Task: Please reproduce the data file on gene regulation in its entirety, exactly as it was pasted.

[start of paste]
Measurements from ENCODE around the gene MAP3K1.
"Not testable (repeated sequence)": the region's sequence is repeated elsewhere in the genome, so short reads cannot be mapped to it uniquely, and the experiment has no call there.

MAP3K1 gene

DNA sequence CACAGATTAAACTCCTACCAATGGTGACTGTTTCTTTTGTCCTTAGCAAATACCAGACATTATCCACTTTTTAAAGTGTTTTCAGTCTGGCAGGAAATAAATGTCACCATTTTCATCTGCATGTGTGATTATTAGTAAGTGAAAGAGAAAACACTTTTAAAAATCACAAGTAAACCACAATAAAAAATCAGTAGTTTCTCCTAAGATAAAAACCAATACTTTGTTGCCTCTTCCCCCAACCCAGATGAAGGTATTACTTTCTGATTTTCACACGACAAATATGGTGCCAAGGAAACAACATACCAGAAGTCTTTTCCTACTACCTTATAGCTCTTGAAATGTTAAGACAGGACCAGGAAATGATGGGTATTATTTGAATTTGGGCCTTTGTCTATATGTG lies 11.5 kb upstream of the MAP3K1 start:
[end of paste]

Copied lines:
Measurements from ENCODE around the gene MAP3K1.
"Not testable (repeated sequence)": the region's sequence is repeated elsewhere in the genome, so short reads cannot be mapped to it uniquely, and the experiment has no call there.

MAP3K1 gene

DNA sequence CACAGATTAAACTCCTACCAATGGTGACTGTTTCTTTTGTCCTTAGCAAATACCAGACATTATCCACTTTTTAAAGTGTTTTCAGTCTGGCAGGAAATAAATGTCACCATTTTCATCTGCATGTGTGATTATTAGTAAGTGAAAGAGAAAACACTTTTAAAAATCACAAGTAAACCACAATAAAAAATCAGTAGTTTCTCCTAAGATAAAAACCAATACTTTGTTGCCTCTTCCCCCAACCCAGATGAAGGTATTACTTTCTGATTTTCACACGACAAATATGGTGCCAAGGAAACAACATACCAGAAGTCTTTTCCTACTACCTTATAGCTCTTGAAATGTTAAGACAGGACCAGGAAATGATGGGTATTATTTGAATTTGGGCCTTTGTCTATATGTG lies 11.5 kb upstream of the MAP3K1 start: